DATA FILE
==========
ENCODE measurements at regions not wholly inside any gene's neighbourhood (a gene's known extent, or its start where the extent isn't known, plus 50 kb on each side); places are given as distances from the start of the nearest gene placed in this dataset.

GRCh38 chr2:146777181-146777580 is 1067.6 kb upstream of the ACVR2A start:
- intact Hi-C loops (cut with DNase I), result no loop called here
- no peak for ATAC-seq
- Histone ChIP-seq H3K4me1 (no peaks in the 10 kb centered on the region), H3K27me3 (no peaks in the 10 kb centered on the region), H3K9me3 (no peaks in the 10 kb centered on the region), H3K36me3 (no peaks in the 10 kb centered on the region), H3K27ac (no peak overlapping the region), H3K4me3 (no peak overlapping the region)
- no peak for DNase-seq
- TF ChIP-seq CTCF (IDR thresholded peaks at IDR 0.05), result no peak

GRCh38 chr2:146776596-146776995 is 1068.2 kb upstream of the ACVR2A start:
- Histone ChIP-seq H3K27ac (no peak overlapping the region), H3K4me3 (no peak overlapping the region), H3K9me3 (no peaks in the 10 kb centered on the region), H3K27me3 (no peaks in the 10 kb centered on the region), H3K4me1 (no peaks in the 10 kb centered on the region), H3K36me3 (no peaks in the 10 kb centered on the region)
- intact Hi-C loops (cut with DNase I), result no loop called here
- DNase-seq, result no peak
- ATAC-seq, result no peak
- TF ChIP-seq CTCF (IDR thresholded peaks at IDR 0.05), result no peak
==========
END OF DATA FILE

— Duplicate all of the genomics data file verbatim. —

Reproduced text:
ENCODE measurements at regions not wholly inside any gene's neighbourhood (a gene's known extent, or its start where the extent isn't known, plus 50 kb on each side); places are given as distances from the start of the nearest gene placed in this dataset.

GRCh38 chr2:146777181-146777580 is 1067.6 kb upstream of the ACVR2A start:
- intact Hi-C loops (cut with DNase I), result no loop called here
- no peak for ATAC-seq
- Histone ChIP-seq H3K4me1 (no peaks in the 10 kb centered on the region), H3K27me3 (no peaks in the 10 kb centered on the region), H3K9me3 (no peaks in the 10 kb centered on the region), H3K36me3 (no peaks in the 10 kb centered on the region), H3K27ac (no peak overlapping the region), H3K4me3 (no peak overlapping the region)
- no peak for DNase-seq
- TF ChIP-seq CTCF (IDR thresholded peaks at IDR 0.05), result no peak

GRCh38 chr2:146776596-146776995 is 1068.2 kb upstream of the ACVR2A start:
- Histone ChIP-seq H3K27ac (no peak overlapping the region), H3K4me3 (no peak overlapping the region), H3K9me3 (no peaks in the 10 kb centered on the region), H3K27me3 (no peaks in the 10 kb centered on the region), H3K4me1 (no peaks in the 10 kb centered on the region), H3K36me3 (no peaks in the 10 kb centered on the region)
- intact Hi-C loops (cut with DNase I), result no loop called here
- DNase-seq, result no peak
- ATAC-seq, result no peak
- TF ChIP-seq CTCF (IDR thresholded peaks at IDR 0.05), result no peak